As long as a practitioner obtains, maintains and complies with the terms of a peer assistance program, the board shall not take action on the licensee for the sole reason of a failed or refused drug test.  If a practitioner fails to obtain or maintain advocacy from the peer assistance program, the program is required to report that information to the appropriate licensing board.  The board SHALL suspend the license of a practitioner who fails to comply with the terms of the program.  Employer drug testing must be compliant with the Drug-free Workplace requirements.  This legislation allows a quality improvement committee to share information regarding substance abuse by a practitioner with other quality improvement committees.  Additionally, this legislation specifies that the Department of Health is not required to obtain prior approval from the Attorney General in order to take any emergency action on a licensee. This legislation took effect on July 1, 2017.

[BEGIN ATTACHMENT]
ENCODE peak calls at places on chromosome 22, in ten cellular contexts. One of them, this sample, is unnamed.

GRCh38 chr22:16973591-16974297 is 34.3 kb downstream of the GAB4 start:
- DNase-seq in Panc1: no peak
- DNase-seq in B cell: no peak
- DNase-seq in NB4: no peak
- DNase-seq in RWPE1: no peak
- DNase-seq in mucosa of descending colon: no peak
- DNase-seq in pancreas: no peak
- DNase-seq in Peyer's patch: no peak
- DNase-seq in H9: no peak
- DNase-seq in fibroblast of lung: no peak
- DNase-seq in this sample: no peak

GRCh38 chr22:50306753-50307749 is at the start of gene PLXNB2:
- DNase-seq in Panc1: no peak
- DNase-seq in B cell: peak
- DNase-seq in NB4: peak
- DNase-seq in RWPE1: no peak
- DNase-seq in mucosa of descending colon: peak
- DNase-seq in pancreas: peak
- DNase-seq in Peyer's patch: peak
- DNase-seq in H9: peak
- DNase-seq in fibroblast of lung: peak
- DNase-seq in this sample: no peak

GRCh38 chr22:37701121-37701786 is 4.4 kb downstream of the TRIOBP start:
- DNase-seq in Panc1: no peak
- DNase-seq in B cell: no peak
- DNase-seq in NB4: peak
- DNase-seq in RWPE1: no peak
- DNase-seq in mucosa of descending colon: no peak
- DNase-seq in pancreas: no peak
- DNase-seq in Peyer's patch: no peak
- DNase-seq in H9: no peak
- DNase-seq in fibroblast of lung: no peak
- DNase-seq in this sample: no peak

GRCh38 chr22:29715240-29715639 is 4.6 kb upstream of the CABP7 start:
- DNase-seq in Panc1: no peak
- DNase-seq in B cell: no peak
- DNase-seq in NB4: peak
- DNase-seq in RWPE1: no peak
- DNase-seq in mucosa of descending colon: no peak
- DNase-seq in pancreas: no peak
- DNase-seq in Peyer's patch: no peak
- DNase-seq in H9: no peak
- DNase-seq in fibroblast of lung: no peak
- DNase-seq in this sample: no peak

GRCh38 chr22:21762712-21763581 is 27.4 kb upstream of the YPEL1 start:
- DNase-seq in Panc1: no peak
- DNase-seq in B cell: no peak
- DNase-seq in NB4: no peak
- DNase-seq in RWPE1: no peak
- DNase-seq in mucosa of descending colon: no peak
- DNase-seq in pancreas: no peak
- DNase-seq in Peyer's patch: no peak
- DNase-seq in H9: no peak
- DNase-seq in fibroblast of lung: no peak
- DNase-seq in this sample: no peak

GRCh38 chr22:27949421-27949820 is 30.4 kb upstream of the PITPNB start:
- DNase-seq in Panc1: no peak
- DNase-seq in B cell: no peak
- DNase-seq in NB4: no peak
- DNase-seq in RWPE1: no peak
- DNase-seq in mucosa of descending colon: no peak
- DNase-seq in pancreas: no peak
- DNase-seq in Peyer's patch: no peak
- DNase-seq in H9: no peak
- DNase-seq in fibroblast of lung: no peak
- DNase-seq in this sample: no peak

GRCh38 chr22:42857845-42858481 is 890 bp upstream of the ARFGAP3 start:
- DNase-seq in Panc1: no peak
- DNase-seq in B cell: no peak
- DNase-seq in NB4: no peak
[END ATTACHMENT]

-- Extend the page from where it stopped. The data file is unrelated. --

Public Chapter 230

This legislation authorizes commissioners or supervising officials of departments to evaluate certain actions by a regulatory board to determine whether the action may constitute a potentially unreasonable restraint of trade.  Supervising officials must ensure that the actions of regulatory boards that displace competition are consistent with a clearly articulated state policy.  If a board action constitutes a potentially unreasonable restraint of free trade, the supervising official must conduct a further review of the action and either approve, remand or veto the action.  The supervising official may not be licensed by, participate in, or have a financial interest in the occupation, business or trade regulated by the board who is subject to further review, nor be a voting or ex officio member of the board.  The supervising official must provide written notice of any vetoed actions to the senate and house government operations committees.